[FAQ] [Wiki] [News] [Donate] | Themes: [Kawa2] [Kawauso] [Rakko]
[Return]
Posting mode: Reply
Leave these fields empty (spam trap):
Name
Link
Subject
Comment
File
Verification
Password (for post and file deletion)
  • Supported file types are: JPG, PNG, GIF, WEBM, MP4, PDF, MP3.
  • Maximum file size allowed is 32768 KB.
  • Click here if you want to keep using Otterchat

No.2515  

Otters were nearly driven to extinction in the last 100 years from hunting, habitat loss and pollution. Since then, nature conservation has enjoyed a great wave of public support and laws to outlaw toxic pollutants and to protect endangered species like otters soon followed. This included a ban on hunting otters or disturbing them in any way (as in the UK example). Slowly we've seen these measures succeeding and otters have returned to many regions they had once been driven out from. Based on all this, I'm wondering what the long term goal of otter conservation should be. When otters were still common, they used to be persecuted and everyone used to hate them because they competed with fisheries. Do we just want to go back to that status quo before we nearly drove them to extinction – including returning to hunting and trapping like before?
Will we continue in some kind of legislatively self-controlled state of reduced human activity around otter habitats?
Conservation is pretty much still riding the same wave of public support that began back then. If this wave breaks, what are we gonna do? What if people stop caring about protecting nature again because they don't feel like it's being threatened anymore? Policy will be made based on what the public wants. If politicians don't think people want to protect otters anymore, then how will they be protected?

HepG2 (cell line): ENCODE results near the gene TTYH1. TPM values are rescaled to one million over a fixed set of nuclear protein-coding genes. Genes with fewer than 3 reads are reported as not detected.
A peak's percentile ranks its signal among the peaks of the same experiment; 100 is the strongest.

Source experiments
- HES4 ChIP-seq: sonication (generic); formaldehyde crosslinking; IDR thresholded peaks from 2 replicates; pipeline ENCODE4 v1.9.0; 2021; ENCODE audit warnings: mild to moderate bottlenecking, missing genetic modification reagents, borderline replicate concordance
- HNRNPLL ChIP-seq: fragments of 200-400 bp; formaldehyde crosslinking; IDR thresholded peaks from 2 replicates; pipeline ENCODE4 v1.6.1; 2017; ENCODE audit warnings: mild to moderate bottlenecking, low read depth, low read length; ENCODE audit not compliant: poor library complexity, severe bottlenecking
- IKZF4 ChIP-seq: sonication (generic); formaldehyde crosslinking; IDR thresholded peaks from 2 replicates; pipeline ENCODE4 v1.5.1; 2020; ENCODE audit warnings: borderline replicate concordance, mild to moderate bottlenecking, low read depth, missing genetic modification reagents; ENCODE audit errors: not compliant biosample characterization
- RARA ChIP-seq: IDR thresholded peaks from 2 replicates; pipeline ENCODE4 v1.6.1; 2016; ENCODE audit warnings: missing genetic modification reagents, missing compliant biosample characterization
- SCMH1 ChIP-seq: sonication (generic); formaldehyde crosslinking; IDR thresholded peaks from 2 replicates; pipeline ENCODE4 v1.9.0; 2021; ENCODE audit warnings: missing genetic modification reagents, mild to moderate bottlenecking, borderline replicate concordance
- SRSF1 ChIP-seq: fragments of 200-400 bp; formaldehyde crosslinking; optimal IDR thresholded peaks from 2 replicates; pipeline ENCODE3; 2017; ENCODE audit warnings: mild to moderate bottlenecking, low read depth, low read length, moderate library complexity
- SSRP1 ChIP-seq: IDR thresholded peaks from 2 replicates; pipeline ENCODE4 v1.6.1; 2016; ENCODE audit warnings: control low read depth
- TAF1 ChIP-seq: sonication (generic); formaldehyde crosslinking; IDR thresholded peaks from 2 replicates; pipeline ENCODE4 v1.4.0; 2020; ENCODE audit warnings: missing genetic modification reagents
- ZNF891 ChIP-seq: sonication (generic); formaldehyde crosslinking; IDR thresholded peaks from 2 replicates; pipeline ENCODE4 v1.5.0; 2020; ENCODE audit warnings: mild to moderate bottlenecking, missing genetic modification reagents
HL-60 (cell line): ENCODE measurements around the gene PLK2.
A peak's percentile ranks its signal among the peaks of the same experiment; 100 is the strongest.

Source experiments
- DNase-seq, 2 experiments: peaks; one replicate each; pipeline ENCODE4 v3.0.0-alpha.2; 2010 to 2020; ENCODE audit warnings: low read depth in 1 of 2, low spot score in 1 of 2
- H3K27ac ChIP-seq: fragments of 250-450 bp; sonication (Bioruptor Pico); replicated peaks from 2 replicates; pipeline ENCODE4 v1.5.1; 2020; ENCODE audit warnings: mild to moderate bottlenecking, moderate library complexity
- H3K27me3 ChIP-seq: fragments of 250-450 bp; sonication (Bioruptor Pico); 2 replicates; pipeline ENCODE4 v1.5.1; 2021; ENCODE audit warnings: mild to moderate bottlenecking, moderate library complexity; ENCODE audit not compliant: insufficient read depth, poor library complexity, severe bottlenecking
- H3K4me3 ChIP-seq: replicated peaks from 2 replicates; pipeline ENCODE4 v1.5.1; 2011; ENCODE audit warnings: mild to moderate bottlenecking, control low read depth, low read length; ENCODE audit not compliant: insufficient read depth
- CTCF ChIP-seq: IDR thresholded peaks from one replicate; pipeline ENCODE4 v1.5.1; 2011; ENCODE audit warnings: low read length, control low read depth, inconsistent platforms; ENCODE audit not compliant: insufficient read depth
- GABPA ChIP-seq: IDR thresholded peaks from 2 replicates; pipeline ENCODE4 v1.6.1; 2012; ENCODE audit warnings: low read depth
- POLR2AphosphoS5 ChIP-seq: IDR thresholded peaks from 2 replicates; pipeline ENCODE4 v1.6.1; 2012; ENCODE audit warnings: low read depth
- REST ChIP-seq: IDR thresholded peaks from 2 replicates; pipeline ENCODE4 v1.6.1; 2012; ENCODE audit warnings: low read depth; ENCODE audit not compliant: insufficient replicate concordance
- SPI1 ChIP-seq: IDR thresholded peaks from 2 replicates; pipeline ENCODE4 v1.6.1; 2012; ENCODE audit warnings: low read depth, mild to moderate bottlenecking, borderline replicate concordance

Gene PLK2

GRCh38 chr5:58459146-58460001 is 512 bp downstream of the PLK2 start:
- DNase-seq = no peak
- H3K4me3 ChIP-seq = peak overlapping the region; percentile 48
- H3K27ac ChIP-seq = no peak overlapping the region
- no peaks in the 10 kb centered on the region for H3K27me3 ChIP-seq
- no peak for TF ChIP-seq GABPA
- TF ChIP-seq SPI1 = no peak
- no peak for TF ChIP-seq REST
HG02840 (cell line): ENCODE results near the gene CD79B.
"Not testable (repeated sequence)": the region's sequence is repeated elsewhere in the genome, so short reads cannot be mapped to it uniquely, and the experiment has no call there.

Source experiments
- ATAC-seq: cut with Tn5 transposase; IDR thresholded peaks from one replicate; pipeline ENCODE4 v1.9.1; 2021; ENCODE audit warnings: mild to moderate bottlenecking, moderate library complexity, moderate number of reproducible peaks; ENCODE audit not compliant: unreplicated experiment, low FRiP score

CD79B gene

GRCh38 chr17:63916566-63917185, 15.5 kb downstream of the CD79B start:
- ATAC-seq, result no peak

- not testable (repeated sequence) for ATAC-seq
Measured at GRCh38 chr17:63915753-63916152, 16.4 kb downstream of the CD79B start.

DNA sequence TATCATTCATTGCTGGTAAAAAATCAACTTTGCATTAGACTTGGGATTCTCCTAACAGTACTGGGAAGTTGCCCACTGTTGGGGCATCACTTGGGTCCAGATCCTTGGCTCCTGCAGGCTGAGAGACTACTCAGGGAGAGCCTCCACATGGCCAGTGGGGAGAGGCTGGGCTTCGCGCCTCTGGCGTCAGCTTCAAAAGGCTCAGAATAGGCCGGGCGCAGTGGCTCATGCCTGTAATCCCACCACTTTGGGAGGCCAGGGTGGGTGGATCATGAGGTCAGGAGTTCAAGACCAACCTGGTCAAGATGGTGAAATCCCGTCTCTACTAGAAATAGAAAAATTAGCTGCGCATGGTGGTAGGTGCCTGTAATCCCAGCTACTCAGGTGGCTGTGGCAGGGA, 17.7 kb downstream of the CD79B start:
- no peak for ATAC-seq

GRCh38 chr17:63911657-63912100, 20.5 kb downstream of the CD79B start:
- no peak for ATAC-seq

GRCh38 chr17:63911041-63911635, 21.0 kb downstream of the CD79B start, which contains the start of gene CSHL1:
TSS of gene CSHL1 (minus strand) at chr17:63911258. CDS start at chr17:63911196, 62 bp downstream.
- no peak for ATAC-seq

I suppose these are questions that go beyond just otters, but I'm still curious what you guys think about these things.

>> No.2517  

I feel like, with how modern life is going, conservation is always going to be a necessary thing. Unfortunately, I don't think that modern industry and existence will allow otters, or most animals for that matter, to return to their previous existences, and conservation is going to need to exist to protect otters from evil men in top hats

>> No.2650  

>>2517
Yep. Otters are still being poisoned to this day. As they once were almost driven to extinction by pesticides, now rodenticides in the water are literally causing otters to bleed to death internally.
https://archive.ph/9QsMG

The political and legislative efforts to combat pollution have evidently only succeeded in somewhat mitigating and reducing the effects, and never to address the cause. Reform can never be a solution to the suffering industrial society has imposed on the planet. It has pumped the water, ground and air full of chemicals, metals, plastics, radiation, carcinogens, genetic manipulation, and every dark and wicked concoction thought up in the depths of the laboratories that serve the vain economic interests of man. We don't even realize the full extent of the consequences this system is having yet. Plants and animals are now feeling the full force of it, but in the end it will end up in our food, our own bodies. Yes, humans have plastic in our blood now too.
The law doesn't make a difference, notice how the deadly poisoning of the earth has not stopped, it only continues in countries where regulation isn't as strict. Just look up where the most polluted rivers are today. Where regulation is stricter it finds ever new ways to manifest itself that can only be retroactively addressed when the damage is already done.
Is there any escape? Is there even any way that the next 100 years can pass by without worldwide catastrophe the extent of which we have never imagined?



[Return]
[]